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Quick question. Looking at a post war Model 36. Barrel is marked as an A (24 inch rifle model), but it is configured as 20 inch barrel, with 3/4 length barrel and fore end cap (a 36SC?). It is probably an A cut down by a smith, if so the work is high grade. I do know that Marlin put ADL barrels on As and vice versa. Does anybody know if Marlin ever miss- stamp a 20 inch barrels as an A model, or factory shorten A barrels ? Cuz if this is original and uncut it would be good for the collection.
 

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I don't get into the weeds as much as some, but I have noted that Marlin has not been beyond digging through the parts box and using what was available. The 36 in particular was made for a short while after the war. I would expect it got things going again while they set up for the new era of the 336. A lot of companies had to refocus their efforts back to civilian production after the war. I have seen every indication of incorporating parts available. Many of the 36s are more than a little rough in the machining. I'm concluding this was an effort to retool, get back into smooth production, and use parts that had been in storage for a few years. One would expect, they may have even lost employees to the war. Even those that came back may have moved to a different line of work. In that regard, I find it a unique and collectable rifle.

All that being said, you are correct. A rifle that old, could have had anything done to it. A good smith doesn't leave behind any more evidence of work than the factory smith did.

I like all my Marlin's regardless of their assorted past.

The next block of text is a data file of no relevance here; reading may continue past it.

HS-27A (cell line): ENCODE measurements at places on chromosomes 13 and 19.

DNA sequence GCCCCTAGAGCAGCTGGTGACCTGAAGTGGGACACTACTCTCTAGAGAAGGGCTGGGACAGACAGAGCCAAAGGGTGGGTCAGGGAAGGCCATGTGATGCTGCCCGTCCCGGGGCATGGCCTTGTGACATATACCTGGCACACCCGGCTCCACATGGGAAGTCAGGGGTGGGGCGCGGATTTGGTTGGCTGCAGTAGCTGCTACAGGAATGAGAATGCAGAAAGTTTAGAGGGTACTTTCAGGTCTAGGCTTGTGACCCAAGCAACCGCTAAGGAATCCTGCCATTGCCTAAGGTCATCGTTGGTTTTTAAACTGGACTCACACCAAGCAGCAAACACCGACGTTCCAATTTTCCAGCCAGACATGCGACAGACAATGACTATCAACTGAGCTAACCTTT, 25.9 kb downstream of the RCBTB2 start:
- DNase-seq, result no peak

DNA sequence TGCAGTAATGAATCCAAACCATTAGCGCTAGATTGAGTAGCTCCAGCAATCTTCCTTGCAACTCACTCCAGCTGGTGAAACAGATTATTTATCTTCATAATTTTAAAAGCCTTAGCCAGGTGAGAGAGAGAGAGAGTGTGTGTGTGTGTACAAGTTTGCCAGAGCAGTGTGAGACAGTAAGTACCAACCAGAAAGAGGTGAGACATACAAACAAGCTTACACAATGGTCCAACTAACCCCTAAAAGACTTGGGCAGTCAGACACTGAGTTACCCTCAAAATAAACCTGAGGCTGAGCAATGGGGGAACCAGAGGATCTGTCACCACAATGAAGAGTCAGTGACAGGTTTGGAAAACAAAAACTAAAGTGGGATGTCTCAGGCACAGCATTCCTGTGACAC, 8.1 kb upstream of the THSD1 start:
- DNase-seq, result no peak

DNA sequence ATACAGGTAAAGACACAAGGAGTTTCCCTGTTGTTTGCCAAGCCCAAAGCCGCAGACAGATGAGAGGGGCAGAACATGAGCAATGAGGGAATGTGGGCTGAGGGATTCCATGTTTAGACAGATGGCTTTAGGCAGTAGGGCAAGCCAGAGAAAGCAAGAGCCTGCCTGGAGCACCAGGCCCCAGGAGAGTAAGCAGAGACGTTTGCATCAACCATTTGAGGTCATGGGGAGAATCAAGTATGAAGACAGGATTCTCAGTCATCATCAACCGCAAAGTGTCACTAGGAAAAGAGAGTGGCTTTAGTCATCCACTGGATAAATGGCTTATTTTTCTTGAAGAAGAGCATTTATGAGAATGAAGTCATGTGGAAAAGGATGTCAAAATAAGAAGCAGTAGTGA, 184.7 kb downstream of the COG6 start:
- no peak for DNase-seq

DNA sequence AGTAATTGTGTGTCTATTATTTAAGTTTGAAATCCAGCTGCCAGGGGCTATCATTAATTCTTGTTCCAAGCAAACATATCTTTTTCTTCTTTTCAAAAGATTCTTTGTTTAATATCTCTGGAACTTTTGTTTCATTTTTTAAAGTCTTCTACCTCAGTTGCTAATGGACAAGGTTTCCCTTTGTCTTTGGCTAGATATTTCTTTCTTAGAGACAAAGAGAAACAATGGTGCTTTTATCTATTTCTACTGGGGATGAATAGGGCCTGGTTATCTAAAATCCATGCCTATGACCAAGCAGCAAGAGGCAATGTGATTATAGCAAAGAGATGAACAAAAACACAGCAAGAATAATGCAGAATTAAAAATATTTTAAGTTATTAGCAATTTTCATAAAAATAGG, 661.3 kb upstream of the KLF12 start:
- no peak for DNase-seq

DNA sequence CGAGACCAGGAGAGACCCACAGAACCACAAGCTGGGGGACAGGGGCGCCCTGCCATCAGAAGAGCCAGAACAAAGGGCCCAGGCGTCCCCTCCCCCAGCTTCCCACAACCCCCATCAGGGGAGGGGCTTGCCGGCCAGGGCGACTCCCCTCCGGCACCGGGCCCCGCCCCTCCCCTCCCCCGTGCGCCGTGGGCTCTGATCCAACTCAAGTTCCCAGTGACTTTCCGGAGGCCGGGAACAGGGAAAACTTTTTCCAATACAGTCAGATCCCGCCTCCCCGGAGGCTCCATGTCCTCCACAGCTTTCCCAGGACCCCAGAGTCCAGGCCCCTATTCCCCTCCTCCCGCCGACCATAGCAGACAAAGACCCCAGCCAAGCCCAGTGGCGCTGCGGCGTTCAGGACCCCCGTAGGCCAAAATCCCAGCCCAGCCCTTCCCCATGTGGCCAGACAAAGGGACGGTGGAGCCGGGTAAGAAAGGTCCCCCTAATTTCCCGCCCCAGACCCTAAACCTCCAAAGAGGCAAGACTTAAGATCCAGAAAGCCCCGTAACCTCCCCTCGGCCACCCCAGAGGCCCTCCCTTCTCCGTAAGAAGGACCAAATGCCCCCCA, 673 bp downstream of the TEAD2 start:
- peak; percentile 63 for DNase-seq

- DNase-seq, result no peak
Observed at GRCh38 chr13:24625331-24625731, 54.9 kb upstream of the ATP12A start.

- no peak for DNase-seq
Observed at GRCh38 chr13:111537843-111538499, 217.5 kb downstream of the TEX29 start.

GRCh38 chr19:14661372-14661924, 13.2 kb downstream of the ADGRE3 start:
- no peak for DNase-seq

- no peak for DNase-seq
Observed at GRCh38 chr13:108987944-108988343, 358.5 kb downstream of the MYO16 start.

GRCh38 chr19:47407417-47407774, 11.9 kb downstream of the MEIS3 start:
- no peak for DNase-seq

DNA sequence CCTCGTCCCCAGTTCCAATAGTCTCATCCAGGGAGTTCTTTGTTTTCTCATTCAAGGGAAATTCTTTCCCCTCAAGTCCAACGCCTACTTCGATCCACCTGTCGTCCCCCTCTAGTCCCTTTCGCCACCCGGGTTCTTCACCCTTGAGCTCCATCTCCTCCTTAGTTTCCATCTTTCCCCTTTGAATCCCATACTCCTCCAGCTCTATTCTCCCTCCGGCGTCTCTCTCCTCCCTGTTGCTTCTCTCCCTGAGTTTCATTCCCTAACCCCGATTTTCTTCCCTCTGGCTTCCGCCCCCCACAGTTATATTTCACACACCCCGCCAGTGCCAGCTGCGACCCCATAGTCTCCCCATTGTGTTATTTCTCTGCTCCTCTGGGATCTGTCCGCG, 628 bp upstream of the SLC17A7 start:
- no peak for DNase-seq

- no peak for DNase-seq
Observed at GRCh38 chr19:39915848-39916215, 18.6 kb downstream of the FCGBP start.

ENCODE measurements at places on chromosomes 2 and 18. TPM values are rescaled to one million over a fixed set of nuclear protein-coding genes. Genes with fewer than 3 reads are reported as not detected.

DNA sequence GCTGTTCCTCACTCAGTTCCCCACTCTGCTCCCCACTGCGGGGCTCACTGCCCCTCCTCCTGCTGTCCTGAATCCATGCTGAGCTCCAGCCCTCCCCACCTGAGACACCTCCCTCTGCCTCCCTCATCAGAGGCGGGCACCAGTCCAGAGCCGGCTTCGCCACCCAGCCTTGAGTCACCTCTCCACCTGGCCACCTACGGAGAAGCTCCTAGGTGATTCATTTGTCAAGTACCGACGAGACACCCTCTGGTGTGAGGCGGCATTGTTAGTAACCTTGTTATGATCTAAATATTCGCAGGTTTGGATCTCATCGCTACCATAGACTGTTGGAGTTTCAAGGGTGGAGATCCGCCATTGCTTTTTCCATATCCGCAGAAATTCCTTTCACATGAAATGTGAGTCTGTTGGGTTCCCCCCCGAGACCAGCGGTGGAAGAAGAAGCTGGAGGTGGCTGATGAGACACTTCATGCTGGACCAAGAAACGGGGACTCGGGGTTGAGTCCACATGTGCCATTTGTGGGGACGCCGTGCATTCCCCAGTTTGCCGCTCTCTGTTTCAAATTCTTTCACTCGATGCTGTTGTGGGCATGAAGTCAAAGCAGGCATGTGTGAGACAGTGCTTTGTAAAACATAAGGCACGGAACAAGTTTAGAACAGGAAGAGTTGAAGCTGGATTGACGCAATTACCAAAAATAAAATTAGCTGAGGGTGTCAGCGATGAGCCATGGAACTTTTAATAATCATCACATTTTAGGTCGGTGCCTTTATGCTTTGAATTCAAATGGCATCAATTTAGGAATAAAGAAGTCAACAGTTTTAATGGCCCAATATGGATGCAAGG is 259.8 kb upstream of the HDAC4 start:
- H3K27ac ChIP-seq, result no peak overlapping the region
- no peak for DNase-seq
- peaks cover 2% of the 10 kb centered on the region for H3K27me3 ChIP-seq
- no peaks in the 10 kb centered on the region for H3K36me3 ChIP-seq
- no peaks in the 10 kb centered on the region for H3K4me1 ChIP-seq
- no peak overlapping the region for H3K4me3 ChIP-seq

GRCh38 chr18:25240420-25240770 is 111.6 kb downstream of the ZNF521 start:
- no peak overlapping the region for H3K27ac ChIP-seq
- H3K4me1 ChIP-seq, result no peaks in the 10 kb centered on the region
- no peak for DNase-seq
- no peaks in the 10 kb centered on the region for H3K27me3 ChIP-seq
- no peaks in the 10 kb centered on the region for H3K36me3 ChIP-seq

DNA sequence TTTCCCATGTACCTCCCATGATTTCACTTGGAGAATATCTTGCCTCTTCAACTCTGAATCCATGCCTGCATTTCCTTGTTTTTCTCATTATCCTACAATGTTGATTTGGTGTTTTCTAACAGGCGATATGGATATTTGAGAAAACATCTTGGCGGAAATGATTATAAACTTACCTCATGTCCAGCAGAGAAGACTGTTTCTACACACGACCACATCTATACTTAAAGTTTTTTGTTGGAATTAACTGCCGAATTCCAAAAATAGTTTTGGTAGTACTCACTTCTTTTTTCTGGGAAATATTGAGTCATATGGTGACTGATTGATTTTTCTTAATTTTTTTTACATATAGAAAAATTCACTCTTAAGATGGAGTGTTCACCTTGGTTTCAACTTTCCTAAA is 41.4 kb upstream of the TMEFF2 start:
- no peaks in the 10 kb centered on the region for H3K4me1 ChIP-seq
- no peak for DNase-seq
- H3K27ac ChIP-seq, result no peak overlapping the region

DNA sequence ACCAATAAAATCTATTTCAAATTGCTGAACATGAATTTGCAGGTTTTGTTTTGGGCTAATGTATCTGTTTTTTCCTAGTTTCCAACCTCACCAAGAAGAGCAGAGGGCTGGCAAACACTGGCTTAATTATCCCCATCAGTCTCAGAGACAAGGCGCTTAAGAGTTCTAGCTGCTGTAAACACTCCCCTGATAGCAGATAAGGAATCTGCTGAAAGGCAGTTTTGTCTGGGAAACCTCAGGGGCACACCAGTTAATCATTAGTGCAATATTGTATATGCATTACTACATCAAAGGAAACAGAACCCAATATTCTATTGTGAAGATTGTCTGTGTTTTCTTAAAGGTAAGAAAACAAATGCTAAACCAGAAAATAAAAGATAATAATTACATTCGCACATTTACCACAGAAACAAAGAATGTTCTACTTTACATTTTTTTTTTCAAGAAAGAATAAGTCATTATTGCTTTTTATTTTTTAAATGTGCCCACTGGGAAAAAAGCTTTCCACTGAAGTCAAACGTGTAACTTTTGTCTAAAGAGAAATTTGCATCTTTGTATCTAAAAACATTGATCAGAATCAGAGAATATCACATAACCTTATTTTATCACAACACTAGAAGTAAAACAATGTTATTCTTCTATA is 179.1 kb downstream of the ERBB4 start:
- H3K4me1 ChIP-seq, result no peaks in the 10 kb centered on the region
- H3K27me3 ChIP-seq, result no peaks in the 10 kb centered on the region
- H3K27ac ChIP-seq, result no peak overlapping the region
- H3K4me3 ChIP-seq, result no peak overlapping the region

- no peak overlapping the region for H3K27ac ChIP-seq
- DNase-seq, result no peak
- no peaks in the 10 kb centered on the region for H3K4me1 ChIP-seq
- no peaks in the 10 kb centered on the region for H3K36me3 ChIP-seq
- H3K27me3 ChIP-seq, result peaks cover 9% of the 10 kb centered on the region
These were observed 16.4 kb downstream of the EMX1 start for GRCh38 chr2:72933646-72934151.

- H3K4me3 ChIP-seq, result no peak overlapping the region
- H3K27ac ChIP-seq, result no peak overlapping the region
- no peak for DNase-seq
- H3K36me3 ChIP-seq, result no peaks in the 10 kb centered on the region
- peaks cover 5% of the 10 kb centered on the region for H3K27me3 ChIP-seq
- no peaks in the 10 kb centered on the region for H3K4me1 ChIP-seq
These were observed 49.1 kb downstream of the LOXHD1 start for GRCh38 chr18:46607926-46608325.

Who knows, maybe our grandchildren will be collecting these early Remilns because of the uniqueness they possess during the transition of machining techniques...
 

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Quick question. Looking at a post war Model 36. Barrel is marked as an A (24 inch rifle model), but it is configured as 20 inch barrel, with 3/4 length barrel and fore end cap (a 36SC?). It is probably an A cut down by a smith, if so the work is high grade. I do know that Marlin put ADL barrels on As and vice versa. Does anybody know if Marlin ever miss- stamp a 20 inch barrels as an A model, or factory shorten A barrels ? Cuz if this is original and uncut it would be good for the collection.
I have a 20 inch barrel here but it looks very original. I think that was still original.
 

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I also have a 336A waffle top with a 20" barrel, also have a 336SC waffle top, and that barrel is actually an inch or so shorter...Both .35 Remington, both receiver sights, one Williams, one Lyman... they are both original and were bought new by family members many years ago!
 

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I also have a model 36A with 24" barrel built in '46 the barrel is marked 36ADL the rifle has no checkering and is all original. I do believe that Marlin was using anything they had to get back into production. As mentioned earlier the machining on the inside of mine is quite rough but it is still very smooth and accurate.
 

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Oh yeah very common to see model 36 with bbl bands covering the stampings also.
 

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Thanks to SWANY, been seeing a lot of rifles with barrel band covering writing, & wondered if these guns were put together. Any extra value?
 

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Thanks to SWANY, been seeing a lot of rifles with barrel band covering writing, & wondered if these guns were put together. Any extra value?
They were "Put together" at Marlin just the way you see them now...

I have a 1st year 336 RC with exactly this same configuration... Barrel band right over the roll markings....